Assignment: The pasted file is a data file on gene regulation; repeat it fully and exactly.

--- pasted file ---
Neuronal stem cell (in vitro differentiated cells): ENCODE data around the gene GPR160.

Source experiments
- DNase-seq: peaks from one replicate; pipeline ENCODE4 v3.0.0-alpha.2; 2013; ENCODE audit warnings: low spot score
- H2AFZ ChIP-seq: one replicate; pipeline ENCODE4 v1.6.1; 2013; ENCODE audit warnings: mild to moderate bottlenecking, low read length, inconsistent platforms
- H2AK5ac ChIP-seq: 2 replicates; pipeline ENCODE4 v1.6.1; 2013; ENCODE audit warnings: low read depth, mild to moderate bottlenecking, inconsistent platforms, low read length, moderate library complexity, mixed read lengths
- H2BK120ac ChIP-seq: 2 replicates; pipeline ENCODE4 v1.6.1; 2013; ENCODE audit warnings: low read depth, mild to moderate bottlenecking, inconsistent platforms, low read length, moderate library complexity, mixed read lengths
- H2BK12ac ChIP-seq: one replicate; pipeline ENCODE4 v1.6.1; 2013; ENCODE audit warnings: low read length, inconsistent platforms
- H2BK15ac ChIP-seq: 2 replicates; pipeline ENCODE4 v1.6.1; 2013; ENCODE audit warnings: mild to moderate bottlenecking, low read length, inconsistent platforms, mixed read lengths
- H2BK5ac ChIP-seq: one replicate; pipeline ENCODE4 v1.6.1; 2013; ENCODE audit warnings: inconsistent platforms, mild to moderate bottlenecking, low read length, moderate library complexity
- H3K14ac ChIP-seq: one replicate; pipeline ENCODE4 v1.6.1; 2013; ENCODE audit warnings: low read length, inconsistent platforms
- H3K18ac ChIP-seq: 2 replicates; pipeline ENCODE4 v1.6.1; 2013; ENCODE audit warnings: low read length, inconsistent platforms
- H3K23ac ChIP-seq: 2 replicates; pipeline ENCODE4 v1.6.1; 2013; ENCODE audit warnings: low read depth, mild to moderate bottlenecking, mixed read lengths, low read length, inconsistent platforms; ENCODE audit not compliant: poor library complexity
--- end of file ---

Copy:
Neuronal stem cell (in vitro differentiated cells): ENCODE data around the gene GPR160.

Source experiments
- DNase-seq: peaks from one replicate; pipeline ENCODE4 v3.0.0-alpha.2; 2013; ENCODE audit warnings: low spot score
- H2AFZ ChIP-seq: one replicate; pipeline ENCODE4 v1.6.1; 2013; ENCODE audit warnings: mild to moderate bottlenecking, low read length, inconsistent platforms
- H2AK5ac ChIP-seq: 2 replicates; pipeline ENCODE4 v1.6.1; 2013; ENCODE audit warnings: low read depth, mild to moderate bottlenecking, inconsistent platforms, low read length, moderate library complexity, mixed read lengths
- H2BK120ac ChIP-seq: 2 replicates; pipeline ENCODE4 v1.6.1; 2013; ENCODE audit warnings: low read depth, mild to moderate bottlenecking, inconsistent platforms, low read length, moderate library complexity, mixed read lengths
- H2BK12ac ChIP-seq: one replicate; pipeline ENCODE4 v1.6.1; 2013; ENCODE audit warnings: low read length, inconsistent platforms
- H2BK15ac ChIP-seq: 2 replicates; pipeline ENCODE4 v1.6.1; 2013; ENCODE audit warnings: mild to moderate bottlenecking, low read length, inconsistent platforms, mixed read lengths
- H2BK5ac ChIP-seq: one replicate; pipeline ENCODE4 v1.6.1; 2013; ENCODE audit warnings: inconsistent platforms, mild to moderate bottlenecking, low read length, moderate library complexity
- H3K14ac ChIP-seq: one replicate; pipeline ENCODE4 v1.6.1; 2013; ENCODE audit warnings: low read length, inconsistent platforms
- H3K18ac ChIP-seq: 2 replicates; pipeline ENCODE4 v1.6.1; 2013; ENCODE audit warnings: low read length, inconsistent platforms
- H3K23ac ChIP-seq: 2 replicates; pipeline ENCODE4 v1.6.1; 2013; ENCODE audit warnings: low read depth, mild to moderate bottlenecking, mixed read lengths, low read length, inconsistent platforms; ENCODE audit not compliant: poor library complexity